Fouling out of his team's quarterfinal game against Fergus Falls relegated Columbia Heights starting point guard Quintin Hardrict to a cheerleading role Wednesday at Williams Arena.
Putting aside frustration, Hardrict supported his teammates as Fergus Falls cut the Hylanders' second-half lead from 20 points to just two. Despite the scare, Columbia Heights escaped with a 77-74 victory in the Class 3A quarterfinals.
"I knew that if we kept playing hard, making free throws and getting stops, that we would come away with a win," said Hardrict, who scored 19 points before sitting down for good with 2:25 to play. "I was confident."
So was No. 4 seed Fergus Falls (25-5). The Otters recaptured their shooting form after a 25 percent first-half showing. Matthew Monke's three-pointer cut Fergus Falls' deficit to 70-68 with 1:05 left.
"We never gave up," said Monke, who finished with 16 points. "Even down 20, we felt we could win because we're a great shooting team."
Junior forward Wendell Matthews carried the No. 5-seeded Hylanders (22-8) late, scoring five of their final seven points.
"When we lost Q we lost a really good ballhandler and that really scared me," Columbia Heights coach Willie Braziel said. "I just was hoping we could hang on, and we did."
DAVID LA VAQUE
DeLaSalle 55, Big Lake 47: Unexpected tension built as the Hornets played nothing like a wide-eyed state tournament newcomer and the Islanders slipped off their five-time defending champion pace.
Big Lake led by three midway through the second half before the top-seeded Islanders rallied.
"We knew we had to fight every possession because they were giving us probably the best game they've played," said Islanders' junior guard Gabe Kalscheur, who led all scorers with 23 points.
With Gophers coach Richard Pitino on hand, Kalscheur scored 17 points in a first half that otherwise saw the DeLaSalle offense struggle.
"In the second half, our jump shots were more in the flow of the offense," Islanders coach Dave Thorson said. "We settled early and took a whole bunch of jumpers and didn't get the ball into the short corner or the lane. You have to give credit to Big Lake for some of that because they played well."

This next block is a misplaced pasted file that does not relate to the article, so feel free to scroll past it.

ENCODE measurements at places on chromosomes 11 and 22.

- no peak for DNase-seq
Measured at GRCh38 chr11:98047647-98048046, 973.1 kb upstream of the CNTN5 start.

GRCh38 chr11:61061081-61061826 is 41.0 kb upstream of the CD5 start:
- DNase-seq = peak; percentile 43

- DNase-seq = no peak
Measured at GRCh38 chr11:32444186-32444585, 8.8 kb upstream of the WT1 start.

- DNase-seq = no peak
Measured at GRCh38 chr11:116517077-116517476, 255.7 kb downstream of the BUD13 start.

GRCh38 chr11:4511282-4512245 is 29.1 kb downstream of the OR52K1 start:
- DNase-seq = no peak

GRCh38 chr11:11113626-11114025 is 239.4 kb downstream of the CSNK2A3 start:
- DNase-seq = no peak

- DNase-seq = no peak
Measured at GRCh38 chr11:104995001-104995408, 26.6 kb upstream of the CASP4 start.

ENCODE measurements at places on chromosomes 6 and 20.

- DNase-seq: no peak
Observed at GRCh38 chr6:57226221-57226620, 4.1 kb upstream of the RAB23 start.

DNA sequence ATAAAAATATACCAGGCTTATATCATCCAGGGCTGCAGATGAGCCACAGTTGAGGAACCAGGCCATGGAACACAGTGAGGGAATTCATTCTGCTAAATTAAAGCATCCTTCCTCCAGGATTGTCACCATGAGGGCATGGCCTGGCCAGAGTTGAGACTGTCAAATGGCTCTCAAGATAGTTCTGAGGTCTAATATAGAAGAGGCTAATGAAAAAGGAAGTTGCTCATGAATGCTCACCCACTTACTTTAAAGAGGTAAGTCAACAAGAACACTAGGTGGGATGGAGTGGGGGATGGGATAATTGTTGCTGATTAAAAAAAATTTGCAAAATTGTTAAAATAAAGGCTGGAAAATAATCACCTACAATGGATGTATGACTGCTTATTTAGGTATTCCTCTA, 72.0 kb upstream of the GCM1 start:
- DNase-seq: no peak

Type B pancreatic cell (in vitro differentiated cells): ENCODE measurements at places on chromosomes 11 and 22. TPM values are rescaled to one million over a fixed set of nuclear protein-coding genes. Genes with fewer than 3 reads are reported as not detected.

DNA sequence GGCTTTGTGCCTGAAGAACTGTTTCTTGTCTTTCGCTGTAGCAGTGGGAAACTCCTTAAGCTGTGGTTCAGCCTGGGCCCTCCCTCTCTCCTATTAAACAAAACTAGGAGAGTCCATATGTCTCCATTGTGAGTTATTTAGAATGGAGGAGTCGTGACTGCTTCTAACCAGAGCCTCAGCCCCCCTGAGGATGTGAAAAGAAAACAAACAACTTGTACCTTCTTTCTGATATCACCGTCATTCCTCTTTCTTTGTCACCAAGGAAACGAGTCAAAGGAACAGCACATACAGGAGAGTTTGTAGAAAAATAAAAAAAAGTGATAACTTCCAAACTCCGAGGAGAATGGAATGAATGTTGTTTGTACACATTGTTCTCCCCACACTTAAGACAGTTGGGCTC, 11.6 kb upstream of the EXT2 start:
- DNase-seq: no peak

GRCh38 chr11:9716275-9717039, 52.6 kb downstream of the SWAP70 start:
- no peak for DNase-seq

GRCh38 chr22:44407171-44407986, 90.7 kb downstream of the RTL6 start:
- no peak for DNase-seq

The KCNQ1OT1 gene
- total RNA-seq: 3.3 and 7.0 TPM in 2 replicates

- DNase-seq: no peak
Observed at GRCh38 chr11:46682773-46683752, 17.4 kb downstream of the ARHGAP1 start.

After Big Lake (20-10) took a 37-34 lead with 8:39 to play, DeLaSalle (25-3) outscored the Hornets 21-10 down the stretch.
"We thought we could win, so this one hurts," Big Lake coach Kyle Johnson said.
DAVID LA VAQUE
Austin 55, St. Thomas Academy 49: Good outside shooting in the first half and a solid defense helped the Packers outlast the Cadets.
Austin (28-2), which was shooting 40 percent from three-point range going into the game, made six of 11 three-pointers to build a 31-23 halftime lead.
The Packers led by as many as 12 points in the second half, before the Cadets (23-7) got within five with 5:54 left. But Austin didn't let the Cadets get any closer and the Packers made seven of eight free throws in the final two minutes to hold on.
"We played a solid first half," Austin coach Kris Fadness said. "We like to play a faster tempo. I thought they did a good job defensively on us. They are a well-coached team."
Duoth Gach scored 17 points and his brother, Both, scored 14 to lead the Packers. Duoth Gach was five of eight from three-point range, including four of five in the first half.
Sam Vascellaro led the Cadets with 24 points and 13 rebounds.
"I give our guys credit," Cadets coach Jason Birr said. "We've been preaching mental toughness all year, especially when the stakes are tough. We got down by 12, but we got some stops.
"They [the Packers] did a good job of sticking to our shooters. We couldn't get good looks."
Marshall 83, Grand Rapids 64: Pressure defense and hot shooting enabled the Tigers (27-3) to get ahead of the Thunderhawks early and Marshall rode the momentum to victory.
The third-seeded Tigers shot 53 percent from the floor in the first half, making six of 11 three-pointers, to build a 44-28 lead.
That shot-making allowed them to full-court press and the Tigers forced the Thunderhawks into eight first-half turnovers.
"We don't really like slowing it down," Tigers senior forward Reece Winkelman said. "We hate playing to other team's speed. We like to set the pace right away."
The Tigers had five players finish in double figures, led by Winkelman's 17. He also had 10 rebounds. Mitchell Sueker had 15 points, Zach Bloemker and Trey Lance had 14 each and Weston Baker Magrath had 12.
The Thunderhawks' Jake Skelly had 33 points to keep the game from getting too much out of hand.
Gand Rapids (24-6) cut into a large deficit in the second half but could not get it down to single digits.
"Everyone wants to get it all back at once," Skelly said. "But you can't. You have to get some stops on defense and chip away at it. We just had a hard time getting stops."